Succession fight seeks royal solution

Delicate behind-the-scenes talks may result in the decade-long court dispute over the Mbuyazi chieftainship being resolved out of court in the next few weeks. At stake is the KwaMbonambi community’s R70-million cut of a land claim payout from Richards Bay Minerals (RBM).

The three other communities that host the mine — owned by RBM, whose holding company is Rio Tinto — have received a R17.5-million lump sum and R3-million a year from RBM since 2009. But the KwaMbonambi community’s payout has been put on hold until the chieftancy succession dispute is resolved and has been held in trust since 2009.

Protests linked to the dispute have disrupted production at the mine, and two KwaMbonambi community members and a mine manager have been murdered.

The high court in Pietermaritzburg had been due to hear a challenge by Sithembile Mbuyazi, widow of deposed Inkosi Sibusiso Mbuyazi, to his removal from office in 2007. She had successfully petitioned the Constitutional Court for the right to do so on behalf of their son, Phatokuhle, now eight years old.

Premier Zweli Mkhize removed Sibusiso, who was installed after his father, Inkosi Mtholeni Mbuyazi, died in 2005.

A faction of the clan, unhappy with his appointment, asked the premier to oust him. Mkhize replaced Sibusiso with his half-brother, Mkhanyiseni Mbonambi, the son of Mtholeni’s fifth wife. Sibusiso was the son of Mtholeni’s first wife.

The widow had faced a backlash from the KwaMbonambi community over the court action, which delayed them receiving payments. But a thaw in relations appears to have taken place.

Last month clan members wrote to the KwaZulu-Natal co-operative governance and traditional affairs MEC, Nomusa Dube-Ncube, asking her to replace both Mbonambi and administrator Martin Mbuyazi, who was appointed by the provincial government to run the traditional council while the dispute was being heard at court.

In the letter, which the Mail & Guardian has seen, the clan members said they believed that the matter could be resolved with the assistance of King Goodwill Zwelithini and the Zulu royal house.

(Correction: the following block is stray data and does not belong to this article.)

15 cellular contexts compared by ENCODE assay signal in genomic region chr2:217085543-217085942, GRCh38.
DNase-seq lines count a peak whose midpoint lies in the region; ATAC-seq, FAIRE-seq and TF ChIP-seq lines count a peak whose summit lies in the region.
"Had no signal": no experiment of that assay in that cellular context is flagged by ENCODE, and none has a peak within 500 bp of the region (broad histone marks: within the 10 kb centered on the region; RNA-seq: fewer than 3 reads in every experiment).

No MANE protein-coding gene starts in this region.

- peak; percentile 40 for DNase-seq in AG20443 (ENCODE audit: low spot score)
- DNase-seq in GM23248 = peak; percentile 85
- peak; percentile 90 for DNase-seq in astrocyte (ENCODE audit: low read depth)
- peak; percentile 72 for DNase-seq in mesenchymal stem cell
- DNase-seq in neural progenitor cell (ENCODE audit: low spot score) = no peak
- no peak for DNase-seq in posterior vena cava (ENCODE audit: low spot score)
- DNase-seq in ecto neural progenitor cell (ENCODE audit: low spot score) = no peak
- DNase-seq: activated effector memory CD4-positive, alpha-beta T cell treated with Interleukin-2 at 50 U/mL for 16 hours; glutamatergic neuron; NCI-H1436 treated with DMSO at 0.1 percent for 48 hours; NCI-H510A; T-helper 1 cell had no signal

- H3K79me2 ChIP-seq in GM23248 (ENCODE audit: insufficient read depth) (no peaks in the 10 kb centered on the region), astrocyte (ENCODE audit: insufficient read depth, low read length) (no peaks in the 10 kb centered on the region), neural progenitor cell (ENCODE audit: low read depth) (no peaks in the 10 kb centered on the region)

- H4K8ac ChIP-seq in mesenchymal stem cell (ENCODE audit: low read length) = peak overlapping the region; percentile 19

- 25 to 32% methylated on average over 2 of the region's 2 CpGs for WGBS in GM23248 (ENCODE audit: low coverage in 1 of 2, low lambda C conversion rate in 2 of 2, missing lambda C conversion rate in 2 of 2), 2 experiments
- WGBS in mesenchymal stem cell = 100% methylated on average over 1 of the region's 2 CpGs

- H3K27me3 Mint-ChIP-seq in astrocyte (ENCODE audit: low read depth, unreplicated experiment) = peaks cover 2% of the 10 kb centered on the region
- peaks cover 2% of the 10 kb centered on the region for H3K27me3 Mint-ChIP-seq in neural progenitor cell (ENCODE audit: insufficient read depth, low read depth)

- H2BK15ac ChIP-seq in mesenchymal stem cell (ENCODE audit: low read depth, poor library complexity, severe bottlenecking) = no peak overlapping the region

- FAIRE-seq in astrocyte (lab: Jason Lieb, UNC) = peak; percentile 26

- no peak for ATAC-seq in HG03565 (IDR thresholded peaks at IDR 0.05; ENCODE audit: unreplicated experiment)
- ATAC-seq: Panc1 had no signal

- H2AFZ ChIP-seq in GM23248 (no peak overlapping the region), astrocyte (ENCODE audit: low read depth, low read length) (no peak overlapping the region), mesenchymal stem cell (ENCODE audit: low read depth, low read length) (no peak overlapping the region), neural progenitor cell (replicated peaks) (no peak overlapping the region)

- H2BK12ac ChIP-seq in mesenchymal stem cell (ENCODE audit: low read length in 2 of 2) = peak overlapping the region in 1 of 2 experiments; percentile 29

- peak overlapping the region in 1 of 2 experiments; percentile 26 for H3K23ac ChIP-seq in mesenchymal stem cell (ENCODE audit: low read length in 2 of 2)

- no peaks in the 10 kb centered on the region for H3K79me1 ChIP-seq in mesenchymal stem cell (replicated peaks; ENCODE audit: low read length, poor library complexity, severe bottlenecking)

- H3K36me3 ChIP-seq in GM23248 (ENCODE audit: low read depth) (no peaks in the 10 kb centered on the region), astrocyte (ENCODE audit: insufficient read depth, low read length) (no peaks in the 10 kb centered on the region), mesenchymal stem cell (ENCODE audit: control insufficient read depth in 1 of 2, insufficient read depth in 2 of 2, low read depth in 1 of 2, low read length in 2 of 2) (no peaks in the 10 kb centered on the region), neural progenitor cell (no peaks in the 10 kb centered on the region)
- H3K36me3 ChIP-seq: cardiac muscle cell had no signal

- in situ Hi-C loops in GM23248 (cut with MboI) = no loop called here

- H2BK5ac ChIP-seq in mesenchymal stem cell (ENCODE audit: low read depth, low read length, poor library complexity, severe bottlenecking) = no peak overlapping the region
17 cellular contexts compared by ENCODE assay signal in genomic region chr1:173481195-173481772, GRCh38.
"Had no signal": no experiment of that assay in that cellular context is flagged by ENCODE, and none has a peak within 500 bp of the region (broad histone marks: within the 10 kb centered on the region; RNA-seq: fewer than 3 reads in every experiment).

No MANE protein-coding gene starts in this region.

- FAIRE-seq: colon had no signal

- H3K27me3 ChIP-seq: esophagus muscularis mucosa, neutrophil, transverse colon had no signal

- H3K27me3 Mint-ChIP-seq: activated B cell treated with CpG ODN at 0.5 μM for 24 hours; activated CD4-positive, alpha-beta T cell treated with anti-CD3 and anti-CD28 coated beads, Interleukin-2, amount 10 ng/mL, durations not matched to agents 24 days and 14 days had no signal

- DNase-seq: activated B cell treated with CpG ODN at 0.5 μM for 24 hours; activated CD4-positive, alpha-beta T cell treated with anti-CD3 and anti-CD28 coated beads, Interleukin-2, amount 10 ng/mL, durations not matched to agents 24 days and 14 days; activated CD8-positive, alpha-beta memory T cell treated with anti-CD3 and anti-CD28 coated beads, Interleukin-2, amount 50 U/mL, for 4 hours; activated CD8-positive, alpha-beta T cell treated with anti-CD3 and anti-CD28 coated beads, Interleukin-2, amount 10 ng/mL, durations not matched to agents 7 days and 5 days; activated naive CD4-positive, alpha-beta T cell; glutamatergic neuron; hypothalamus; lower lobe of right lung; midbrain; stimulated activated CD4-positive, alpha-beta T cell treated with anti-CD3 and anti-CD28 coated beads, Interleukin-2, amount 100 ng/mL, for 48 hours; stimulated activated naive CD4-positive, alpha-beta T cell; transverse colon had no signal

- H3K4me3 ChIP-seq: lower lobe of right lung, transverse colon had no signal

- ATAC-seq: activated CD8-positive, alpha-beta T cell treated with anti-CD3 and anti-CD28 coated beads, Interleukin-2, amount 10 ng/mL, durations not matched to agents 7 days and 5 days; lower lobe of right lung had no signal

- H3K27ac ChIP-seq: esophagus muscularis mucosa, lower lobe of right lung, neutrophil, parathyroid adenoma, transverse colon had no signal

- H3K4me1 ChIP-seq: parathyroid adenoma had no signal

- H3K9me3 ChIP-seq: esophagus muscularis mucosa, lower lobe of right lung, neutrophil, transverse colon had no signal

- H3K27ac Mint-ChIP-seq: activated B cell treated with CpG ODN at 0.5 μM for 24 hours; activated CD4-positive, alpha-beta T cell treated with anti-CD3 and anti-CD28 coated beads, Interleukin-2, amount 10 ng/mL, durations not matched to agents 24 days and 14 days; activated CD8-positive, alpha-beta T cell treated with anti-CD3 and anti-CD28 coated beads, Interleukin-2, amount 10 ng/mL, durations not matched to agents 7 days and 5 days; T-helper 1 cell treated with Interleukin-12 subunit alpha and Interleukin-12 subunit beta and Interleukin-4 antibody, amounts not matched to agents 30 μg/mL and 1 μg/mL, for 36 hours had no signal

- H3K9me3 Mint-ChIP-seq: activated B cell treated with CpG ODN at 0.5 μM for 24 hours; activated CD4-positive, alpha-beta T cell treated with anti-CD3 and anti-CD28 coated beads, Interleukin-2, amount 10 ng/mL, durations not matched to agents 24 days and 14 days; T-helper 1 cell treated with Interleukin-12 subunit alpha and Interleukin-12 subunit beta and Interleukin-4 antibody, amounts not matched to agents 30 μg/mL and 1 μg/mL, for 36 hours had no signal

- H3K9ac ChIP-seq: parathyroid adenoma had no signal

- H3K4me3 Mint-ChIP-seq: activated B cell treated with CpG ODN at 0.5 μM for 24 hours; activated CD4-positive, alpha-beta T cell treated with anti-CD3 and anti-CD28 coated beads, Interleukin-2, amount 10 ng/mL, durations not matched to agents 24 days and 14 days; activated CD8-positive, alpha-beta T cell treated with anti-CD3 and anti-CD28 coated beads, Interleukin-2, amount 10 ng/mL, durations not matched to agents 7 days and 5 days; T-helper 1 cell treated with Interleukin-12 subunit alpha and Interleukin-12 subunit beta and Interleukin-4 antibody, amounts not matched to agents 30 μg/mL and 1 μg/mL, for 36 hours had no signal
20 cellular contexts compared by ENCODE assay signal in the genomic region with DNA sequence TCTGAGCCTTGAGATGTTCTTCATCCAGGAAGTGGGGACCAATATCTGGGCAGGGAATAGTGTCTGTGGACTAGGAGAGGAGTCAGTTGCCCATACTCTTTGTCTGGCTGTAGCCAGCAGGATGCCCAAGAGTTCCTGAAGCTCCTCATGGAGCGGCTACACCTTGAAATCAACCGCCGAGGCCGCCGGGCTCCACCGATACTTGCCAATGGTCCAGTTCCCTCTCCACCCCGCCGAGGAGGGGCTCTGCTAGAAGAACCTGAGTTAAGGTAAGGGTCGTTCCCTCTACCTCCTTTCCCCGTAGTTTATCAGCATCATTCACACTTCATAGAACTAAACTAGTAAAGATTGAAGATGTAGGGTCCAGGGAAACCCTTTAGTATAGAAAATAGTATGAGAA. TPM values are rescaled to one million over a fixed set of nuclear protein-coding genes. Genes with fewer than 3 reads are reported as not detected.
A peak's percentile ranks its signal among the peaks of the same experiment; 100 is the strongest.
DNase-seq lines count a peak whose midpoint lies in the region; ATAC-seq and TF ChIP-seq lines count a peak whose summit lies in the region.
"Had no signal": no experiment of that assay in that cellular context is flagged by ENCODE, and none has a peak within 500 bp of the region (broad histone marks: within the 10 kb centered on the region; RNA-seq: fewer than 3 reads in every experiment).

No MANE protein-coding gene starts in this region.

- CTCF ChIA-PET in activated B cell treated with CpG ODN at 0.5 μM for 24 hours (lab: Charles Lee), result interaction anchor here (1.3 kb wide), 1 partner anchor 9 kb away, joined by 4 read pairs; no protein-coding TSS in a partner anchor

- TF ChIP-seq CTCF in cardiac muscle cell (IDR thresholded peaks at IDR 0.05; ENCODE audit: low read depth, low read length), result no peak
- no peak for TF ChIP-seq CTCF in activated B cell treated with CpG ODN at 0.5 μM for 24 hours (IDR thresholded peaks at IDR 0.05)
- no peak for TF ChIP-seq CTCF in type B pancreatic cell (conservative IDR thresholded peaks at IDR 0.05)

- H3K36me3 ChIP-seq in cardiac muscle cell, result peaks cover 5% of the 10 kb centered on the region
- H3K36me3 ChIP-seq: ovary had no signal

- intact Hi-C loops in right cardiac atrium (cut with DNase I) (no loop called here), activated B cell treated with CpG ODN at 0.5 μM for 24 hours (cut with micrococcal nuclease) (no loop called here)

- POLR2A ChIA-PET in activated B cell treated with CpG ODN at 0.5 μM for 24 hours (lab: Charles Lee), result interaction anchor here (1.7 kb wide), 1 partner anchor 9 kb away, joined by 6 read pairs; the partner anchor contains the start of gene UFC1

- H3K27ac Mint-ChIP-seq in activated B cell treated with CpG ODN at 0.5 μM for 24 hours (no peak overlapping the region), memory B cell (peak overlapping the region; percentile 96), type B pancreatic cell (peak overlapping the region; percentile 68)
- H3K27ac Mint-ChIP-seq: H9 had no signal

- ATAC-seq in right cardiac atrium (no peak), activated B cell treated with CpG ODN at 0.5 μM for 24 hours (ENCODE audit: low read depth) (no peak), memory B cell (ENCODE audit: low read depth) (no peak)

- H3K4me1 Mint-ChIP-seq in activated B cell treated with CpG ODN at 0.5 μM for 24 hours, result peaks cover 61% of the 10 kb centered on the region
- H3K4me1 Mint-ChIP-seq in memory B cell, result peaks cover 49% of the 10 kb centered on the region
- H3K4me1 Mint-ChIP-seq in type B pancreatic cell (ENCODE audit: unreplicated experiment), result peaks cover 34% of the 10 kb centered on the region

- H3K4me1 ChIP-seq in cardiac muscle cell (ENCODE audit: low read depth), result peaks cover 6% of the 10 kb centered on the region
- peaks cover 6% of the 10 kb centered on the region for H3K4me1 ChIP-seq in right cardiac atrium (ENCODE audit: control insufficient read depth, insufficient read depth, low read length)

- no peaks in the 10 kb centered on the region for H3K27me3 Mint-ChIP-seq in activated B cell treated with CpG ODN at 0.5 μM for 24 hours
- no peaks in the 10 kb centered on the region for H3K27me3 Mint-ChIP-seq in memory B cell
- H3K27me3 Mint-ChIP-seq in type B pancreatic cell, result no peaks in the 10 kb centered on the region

Earlier this year, the monarch invited Sithembile Mbuyazi to the opening of both the provincial legislature and the House of Traditional Leaders, another indication that a settlement may be in the making.

Last week Premier Willies Mchunu is understood to have tried to initiate a meeting between Sithembile Mbuyazi and the wives of Mtholeni Mbuyazi to discuss releasing the trust funds. It is not clear whether the meeting took place.

Sithembile Mbuyazi confirmed that the king’s office had informed her of his intention to resolve the dispute: “We have been given a court date for August but now that the king’s office is involved, my legal team has said they are willing to participate in a process with the royal house to resolve the matter before then.

“This is a traditional matter, a customary matter, that should have been dealt with all along by traditional structures,” she said. “The province intervened and removed my late husband in defiance of custom.

“That is what I went to court to oppose. I will be happy to accept the matter being dealt with if custom is followed and the monarch is involved.”

Mchunu’s spokesperson, Thami Ngidi, was unable to provide comment on the matter. The spokesperson for the KwaZulu-Natal department of co-operative governance and traditional affairs department, Lennox Mabaso, said: “We cannot comment further as the matter is before the court, beyond confirming that an administrator, in the form of Martin Mbuyazi, has been appointed to ensure that there is no vacuum in the community.”

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Paddy Harper
Paddy Harper

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